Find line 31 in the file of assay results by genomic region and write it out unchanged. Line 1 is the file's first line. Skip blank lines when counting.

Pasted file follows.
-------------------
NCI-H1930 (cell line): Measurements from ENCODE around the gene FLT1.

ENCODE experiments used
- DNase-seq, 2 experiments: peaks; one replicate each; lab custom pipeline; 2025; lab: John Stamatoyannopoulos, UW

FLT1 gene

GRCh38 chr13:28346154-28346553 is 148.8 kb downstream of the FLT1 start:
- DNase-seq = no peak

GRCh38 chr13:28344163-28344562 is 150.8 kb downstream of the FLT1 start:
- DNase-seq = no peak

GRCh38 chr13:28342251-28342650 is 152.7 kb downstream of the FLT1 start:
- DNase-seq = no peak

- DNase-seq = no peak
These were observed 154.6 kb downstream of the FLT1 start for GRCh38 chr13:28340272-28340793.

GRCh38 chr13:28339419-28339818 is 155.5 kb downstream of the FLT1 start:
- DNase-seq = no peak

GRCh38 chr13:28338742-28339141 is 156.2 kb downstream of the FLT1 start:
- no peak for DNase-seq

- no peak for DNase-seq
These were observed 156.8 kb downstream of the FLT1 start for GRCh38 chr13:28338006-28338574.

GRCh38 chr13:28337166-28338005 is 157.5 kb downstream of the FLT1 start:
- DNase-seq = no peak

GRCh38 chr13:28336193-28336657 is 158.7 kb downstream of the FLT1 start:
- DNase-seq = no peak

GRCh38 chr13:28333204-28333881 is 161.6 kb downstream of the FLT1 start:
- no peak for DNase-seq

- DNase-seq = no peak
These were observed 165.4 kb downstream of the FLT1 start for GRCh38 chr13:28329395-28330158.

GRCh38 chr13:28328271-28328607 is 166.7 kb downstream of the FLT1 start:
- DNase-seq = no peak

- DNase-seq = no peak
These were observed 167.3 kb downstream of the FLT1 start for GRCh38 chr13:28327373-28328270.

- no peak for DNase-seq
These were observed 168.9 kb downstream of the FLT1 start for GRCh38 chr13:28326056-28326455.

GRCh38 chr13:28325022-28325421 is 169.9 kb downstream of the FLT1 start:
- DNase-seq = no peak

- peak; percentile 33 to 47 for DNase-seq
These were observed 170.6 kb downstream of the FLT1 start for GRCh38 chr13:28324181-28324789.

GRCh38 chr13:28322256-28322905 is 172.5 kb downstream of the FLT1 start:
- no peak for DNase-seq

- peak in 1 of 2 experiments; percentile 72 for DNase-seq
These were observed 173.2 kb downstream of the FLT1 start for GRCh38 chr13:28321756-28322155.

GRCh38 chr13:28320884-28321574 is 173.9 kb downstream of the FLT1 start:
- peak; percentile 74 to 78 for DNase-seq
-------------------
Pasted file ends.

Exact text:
- no peak for DNase-seq